Report suggests little progress in first year of Alberta's emissions reduction plan

EDMONTON — A survey from a clean energy think-tank says Alberta has done little to implement its plan to reduce its greenhouse gas emissions.

The Pembina Institute has examined the measures included in the province's plan released one year ago.

It says it found no evidence the government has begun the sort of public consultations required to move Alberta's economy towards the goal of net zero emissions.

Despite the plan's promise to keep reducing Alberta's methane emissions, the institute points out the United Conservative Party government opposes federal measures aimed at that goal.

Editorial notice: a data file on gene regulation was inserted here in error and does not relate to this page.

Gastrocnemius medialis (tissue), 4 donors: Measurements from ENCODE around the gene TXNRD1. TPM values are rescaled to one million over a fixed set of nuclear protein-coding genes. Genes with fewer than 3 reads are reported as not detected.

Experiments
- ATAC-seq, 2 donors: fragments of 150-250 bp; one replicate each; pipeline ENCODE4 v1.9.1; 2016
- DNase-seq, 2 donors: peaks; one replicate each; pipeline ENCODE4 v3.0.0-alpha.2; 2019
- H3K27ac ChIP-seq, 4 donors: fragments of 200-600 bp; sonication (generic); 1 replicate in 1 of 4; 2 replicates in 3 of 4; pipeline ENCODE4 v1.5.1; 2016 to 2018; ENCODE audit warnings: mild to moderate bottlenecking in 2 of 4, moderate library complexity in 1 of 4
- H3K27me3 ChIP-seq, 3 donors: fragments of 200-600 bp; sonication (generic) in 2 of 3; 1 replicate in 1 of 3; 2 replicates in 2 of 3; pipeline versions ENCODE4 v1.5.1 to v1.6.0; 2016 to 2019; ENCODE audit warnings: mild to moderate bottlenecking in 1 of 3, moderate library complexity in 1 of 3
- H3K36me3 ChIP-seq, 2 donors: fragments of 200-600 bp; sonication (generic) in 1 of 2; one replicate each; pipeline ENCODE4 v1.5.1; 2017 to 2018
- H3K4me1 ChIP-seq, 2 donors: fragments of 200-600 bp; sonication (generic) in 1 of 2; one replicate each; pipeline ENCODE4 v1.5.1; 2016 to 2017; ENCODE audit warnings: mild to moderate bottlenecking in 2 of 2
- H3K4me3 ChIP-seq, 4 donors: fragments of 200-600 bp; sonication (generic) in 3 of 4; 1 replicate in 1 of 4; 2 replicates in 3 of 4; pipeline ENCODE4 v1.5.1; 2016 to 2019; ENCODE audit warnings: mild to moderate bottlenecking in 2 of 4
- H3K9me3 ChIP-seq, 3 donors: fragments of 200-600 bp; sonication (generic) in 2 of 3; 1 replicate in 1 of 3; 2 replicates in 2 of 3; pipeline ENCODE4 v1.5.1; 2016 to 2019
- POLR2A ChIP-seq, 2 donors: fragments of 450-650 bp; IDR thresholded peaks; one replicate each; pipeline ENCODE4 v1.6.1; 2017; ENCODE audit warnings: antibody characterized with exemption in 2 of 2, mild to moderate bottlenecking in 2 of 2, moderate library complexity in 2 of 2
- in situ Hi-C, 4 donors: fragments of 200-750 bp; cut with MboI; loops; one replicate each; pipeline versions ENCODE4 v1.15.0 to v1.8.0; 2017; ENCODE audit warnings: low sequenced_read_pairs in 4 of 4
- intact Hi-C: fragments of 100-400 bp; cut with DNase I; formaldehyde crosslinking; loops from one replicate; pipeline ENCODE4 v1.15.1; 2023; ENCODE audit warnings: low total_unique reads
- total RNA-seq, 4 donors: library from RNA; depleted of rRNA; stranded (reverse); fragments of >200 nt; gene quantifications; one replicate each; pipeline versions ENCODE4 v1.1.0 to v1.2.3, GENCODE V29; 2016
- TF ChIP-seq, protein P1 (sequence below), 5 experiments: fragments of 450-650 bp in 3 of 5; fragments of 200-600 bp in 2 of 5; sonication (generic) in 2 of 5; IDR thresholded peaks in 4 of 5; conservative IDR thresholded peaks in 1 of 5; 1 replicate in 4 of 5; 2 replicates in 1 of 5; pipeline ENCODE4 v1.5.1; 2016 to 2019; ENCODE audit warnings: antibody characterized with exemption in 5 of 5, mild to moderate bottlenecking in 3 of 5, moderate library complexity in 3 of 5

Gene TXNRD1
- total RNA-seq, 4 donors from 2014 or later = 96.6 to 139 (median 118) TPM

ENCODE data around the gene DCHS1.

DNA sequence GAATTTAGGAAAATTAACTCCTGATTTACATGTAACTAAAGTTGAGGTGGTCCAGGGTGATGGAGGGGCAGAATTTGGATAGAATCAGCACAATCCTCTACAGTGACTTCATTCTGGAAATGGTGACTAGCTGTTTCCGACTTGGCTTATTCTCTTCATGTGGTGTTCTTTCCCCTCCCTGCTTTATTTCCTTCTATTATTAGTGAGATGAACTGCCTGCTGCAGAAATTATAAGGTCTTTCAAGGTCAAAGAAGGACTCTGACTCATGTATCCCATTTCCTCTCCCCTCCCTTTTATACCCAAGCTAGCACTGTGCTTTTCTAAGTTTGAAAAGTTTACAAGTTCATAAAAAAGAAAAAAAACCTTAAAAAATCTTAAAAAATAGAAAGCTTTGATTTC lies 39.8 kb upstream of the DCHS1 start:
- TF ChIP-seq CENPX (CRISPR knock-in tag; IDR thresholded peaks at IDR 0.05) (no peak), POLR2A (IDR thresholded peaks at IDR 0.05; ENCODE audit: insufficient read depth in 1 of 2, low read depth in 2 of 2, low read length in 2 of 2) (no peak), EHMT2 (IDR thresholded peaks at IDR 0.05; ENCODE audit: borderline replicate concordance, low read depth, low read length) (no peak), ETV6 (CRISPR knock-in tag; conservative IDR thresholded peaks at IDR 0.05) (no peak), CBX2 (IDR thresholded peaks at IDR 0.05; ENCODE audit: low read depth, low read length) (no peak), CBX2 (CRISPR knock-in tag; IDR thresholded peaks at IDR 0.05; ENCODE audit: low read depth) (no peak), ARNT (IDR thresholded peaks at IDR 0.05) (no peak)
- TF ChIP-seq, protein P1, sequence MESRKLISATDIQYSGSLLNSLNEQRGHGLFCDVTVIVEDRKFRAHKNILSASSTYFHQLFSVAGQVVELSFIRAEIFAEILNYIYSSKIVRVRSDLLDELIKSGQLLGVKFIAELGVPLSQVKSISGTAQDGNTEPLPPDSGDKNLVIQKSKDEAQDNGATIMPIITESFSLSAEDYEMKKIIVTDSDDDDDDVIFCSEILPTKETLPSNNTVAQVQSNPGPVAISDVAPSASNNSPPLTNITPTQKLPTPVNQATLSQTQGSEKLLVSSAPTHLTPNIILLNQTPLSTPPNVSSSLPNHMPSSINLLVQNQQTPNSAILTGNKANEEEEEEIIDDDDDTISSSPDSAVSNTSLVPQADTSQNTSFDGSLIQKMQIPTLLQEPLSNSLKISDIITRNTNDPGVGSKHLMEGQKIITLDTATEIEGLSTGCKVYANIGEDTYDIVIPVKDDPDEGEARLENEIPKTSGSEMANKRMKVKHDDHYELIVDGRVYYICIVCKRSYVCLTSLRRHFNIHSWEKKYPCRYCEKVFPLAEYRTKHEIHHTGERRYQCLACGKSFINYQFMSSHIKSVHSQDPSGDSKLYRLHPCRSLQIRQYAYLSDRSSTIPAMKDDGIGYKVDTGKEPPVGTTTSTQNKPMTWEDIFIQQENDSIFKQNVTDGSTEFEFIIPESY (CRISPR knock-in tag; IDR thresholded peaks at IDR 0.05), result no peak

And although the plan promises to lower the emissions limit for the oilsands, the institute says it found no indication such a move is being considered.

The report found two examples of progress — a grant program for carbon capture and storage and an increased allotment of revenues from the government's carbon levy toward emissions reduction.

Institute director Simon Dyer says the government's slow movement on climate change risks Alberta's future by putting its economy out of step with where the world is going.

This report by The Canadian Press was first published April 19, 2024.

The Canadian Press